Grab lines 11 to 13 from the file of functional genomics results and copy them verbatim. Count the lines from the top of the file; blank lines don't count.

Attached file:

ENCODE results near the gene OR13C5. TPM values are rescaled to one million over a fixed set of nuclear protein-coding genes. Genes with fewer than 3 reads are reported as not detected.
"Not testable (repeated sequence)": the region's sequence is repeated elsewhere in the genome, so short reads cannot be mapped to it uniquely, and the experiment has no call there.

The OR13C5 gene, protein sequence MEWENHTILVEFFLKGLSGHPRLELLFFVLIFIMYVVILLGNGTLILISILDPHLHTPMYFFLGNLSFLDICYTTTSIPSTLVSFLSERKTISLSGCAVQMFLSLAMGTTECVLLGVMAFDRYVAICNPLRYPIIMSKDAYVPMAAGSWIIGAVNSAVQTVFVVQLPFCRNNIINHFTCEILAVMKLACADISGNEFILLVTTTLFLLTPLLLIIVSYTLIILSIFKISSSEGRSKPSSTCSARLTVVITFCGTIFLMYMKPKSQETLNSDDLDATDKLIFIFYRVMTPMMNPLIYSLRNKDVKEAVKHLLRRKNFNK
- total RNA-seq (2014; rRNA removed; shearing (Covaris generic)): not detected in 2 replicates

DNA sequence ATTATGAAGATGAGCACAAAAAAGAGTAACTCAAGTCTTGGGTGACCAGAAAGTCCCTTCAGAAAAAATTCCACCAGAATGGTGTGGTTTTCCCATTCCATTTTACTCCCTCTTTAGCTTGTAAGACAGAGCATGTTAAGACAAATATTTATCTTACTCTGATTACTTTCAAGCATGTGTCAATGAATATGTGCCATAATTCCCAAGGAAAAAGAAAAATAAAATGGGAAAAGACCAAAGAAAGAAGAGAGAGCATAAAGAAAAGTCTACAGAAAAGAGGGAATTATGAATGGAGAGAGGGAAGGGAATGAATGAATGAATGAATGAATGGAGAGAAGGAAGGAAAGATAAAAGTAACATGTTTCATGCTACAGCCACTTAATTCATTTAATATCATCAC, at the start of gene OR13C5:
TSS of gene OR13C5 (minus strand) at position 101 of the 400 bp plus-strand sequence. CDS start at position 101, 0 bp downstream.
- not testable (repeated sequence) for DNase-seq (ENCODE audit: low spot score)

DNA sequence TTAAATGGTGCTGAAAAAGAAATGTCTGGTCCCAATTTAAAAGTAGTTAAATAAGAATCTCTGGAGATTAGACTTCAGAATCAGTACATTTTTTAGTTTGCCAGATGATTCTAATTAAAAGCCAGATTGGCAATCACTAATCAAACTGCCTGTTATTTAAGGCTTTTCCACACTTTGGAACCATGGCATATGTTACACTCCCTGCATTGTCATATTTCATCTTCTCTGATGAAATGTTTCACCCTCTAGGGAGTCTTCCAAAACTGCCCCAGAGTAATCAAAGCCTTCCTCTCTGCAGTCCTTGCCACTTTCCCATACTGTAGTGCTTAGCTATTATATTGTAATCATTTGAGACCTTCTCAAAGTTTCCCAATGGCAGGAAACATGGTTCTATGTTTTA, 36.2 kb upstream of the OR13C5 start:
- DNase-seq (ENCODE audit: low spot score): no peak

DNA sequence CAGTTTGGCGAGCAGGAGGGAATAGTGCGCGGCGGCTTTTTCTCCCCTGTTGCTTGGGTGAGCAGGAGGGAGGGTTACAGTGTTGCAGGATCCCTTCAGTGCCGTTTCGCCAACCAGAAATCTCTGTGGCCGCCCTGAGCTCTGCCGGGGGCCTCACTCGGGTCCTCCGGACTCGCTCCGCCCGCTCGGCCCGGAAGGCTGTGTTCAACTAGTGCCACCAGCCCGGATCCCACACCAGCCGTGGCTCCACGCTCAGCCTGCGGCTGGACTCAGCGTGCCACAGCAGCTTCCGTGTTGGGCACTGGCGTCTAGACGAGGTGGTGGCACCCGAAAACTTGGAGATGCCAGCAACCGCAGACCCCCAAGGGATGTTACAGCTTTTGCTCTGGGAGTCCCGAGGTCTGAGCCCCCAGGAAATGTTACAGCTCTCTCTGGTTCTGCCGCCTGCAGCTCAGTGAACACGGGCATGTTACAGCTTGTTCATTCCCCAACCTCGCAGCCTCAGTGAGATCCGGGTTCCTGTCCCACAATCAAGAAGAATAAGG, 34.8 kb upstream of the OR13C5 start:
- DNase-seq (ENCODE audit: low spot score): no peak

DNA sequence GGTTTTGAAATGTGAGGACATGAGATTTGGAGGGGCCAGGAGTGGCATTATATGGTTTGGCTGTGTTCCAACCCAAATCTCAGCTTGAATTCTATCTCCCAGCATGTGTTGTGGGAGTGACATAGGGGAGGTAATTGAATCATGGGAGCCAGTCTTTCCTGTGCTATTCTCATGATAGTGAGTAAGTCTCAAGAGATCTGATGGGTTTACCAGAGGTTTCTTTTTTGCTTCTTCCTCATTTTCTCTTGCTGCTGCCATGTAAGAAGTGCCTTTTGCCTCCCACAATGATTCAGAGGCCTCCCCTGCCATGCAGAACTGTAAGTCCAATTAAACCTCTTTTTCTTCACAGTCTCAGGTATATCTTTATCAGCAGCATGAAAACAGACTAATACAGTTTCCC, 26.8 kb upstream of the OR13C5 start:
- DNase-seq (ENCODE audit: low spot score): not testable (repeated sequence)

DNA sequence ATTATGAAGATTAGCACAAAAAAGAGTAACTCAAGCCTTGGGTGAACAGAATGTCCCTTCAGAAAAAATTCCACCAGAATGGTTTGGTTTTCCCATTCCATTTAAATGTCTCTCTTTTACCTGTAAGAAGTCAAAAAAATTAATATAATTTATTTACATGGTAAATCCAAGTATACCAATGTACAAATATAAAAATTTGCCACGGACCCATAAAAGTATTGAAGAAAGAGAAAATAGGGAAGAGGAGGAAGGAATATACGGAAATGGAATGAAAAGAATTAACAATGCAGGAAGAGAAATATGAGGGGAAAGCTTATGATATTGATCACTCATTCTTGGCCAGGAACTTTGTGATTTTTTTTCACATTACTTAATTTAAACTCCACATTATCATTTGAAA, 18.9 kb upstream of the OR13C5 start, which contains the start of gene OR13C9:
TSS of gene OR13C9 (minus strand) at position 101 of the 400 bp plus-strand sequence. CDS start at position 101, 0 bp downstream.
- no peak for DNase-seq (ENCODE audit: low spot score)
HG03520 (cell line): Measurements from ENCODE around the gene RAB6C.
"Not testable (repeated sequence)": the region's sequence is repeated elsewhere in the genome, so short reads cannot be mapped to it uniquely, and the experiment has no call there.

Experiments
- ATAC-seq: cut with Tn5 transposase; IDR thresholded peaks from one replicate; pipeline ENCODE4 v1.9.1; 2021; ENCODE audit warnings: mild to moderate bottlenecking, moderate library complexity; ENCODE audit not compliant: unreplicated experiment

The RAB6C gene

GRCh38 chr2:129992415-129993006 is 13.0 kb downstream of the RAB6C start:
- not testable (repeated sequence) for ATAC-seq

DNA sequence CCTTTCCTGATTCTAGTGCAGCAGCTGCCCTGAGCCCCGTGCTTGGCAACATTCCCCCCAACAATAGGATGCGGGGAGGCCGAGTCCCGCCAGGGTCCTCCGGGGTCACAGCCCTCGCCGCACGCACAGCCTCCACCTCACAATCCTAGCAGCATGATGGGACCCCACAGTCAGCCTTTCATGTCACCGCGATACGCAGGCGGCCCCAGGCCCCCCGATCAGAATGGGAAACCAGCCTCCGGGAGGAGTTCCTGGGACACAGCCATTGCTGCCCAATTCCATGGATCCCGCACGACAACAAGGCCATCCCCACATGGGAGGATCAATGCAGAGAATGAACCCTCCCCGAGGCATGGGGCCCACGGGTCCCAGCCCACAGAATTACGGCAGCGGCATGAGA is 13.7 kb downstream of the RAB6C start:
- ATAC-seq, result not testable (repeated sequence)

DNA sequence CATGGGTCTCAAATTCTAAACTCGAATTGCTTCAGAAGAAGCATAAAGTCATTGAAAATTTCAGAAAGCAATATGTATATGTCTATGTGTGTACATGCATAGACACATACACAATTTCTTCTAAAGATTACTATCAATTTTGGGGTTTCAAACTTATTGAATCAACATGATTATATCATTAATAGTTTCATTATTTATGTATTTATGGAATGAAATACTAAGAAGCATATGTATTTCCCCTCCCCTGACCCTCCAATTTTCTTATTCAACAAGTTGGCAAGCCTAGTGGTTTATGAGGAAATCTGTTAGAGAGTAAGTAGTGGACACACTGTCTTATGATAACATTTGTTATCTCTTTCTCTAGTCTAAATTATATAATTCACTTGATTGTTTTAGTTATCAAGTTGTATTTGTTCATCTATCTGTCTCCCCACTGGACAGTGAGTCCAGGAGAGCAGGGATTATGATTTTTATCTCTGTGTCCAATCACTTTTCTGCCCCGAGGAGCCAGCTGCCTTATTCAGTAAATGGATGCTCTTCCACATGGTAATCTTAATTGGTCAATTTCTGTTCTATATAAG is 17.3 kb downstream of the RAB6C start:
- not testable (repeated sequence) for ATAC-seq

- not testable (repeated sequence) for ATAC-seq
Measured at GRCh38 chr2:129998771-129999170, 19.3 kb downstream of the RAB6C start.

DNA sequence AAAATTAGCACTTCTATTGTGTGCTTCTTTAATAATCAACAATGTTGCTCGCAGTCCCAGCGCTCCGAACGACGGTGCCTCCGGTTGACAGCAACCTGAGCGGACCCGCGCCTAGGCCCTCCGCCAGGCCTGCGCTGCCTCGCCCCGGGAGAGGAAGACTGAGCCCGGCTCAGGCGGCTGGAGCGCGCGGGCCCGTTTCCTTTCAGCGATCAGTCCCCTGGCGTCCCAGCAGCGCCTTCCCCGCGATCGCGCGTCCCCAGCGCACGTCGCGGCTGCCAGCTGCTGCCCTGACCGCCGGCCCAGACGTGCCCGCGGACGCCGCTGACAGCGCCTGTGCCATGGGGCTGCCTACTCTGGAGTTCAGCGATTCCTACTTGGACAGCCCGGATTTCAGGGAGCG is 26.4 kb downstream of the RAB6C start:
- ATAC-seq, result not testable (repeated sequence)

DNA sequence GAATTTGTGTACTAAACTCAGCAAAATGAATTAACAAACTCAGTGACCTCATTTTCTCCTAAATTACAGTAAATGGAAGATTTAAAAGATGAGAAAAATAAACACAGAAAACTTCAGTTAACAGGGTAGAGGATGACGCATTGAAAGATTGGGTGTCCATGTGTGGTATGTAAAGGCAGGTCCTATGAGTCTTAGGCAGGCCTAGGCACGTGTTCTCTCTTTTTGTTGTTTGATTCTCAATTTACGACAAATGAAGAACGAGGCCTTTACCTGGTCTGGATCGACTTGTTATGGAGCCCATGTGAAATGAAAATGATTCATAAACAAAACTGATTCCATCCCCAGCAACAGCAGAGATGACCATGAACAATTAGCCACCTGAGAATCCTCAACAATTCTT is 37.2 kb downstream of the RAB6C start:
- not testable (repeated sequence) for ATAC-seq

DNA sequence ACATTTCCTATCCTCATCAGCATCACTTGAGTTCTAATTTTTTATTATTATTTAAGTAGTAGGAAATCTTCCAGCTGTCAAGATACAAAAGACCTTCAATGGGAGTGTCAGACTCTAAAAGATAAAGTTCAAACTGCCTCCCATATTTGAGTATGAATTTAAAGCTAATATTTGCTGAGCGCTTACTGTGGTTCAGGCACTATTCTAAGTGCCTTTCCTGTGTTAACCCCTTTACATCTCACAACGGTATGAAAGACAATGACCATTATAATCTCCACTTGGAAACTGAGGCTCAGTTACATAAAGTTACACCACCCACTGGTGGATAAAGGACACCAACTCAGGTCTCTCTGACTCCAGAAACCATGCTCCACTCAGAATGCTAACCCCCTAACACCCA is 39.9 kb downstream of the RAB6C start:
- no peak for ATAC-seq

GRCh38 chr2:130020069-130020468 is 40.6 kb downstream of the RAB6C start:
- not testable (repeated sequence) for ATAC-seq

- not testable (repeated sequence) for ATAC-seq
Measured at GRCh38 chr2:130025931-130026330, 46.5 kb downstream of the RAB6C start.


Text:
- DNase-seq (ENCODE audit: low spot score): no peak

DNA sequence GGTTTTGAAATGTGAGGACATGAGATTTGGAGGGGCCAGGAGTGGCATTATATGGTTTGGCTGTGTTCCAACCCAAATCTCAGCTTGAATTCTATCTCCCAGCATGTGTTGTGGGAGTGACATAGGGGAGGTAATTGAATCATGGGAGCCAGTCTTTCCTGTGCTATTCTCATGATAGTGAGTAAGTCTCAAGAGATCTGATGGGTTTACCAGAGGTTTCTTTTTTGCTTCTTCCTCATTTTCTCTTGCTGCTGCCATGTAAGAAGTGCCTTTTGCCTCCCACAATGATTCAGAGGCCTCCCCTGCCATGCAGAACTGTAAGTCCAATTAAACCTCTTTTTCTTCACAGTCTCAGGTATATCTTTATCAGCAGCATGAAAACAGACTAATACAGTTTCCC, 26.8 kb upstream of the OR13C5 start:
- DNase-seq (ENCODE audit: low spot score): not testable (repeated sequence)